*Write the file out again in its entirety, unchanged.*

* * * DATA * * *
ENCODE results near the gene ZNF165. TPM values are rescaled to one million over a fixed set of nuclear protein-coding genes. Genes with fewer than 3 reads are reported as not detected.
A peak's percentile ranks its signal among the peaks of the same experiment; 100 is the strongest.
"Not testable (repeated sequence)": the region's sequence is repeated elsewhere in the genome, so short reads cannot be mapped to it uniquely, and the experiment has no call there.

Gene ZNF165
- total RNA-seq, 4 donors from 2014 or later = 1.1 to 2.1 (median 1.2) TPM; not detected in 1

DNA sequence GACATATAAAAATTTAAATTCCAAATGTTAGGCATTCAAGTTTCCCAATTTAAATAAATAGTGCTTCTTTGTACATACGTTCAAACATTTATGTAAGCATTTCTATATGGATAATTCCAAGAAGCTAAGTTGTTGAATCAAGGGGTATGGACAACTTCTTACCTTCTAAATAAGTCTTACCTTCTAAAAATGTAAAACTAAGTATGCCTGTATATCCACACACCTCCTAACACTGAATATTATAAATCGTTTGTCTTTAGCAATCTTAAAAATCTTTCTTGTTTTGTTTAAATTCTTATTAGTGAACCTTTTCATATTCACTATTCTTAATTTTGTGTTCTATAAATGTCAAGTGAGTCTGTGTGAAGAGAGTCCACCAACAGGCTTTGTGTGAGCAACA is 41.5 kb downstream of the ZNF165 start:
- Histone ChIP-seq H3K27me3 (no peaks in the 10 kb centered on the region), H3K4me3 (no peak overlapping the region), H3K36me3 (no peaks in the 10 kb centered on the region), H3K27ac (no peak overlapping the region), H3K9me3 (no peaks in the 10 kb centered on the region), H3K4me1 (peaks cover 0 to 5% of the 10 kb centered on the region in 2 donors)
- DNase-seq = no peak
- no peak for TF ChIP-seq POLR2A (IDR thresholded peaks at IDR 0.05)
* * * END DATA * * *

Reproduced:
ENCODE results near the gene ZNF165. TPM values are rescaled to one million over a fixed set of nuclear protein-coding genes. Genes with fewer than 3 reads are reported as not detected.
A peak's percentile ranks its signal among the peaks of the same experiment; 100 is the strongest.
"Not testable (repeated sequence)": the region's sequence is repeated elsewhere in the genome, so short reads cannot be mapped to it uniquely, and the experiment has no call there.

Gene ZNF165
- total RNA-seq, 4 donors from 2014 or later = 1.1 to 2.1 (median 1.2) TPM; not detected in 1

DNA sequence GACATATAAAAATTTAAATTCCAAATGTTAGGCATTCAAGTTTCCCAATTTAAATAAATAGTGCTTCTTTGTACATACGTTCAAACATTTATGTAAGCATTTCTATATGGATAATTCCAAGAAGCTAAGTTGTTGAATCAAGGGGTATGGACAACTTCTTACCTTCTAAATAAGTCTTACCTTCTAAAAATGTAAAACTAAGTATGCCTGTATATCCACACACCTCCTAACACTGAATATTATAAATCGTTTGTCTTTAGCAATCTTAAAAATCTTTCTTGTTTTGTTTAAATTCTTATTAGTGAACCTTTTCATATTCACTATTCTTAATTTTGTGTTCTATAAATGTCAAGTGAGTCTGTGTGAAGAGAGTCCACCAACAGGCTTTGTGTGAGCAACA is 41.5 kb downstream of the ZNF165 start:
- Histone ChIP-seq H3K27me3 (no peaks in the 10 kb centered on the region), H3K4me3 (no peak overlapping the region), H3K36me3 (no peaks in the 10 kb centered on the region), H3K27ac (no peak overlapping the region), H3K9me3 (no peaks in the 10 kb centered on the region), H3K4me1 (peaks cover 0 to 5% of the 10 kb centered on the region in 2 donors)
- DNase-seq = no peak
- no peak for TF ChIP-seq POLR2A (IDR thresholded peaks at IDR 0.05)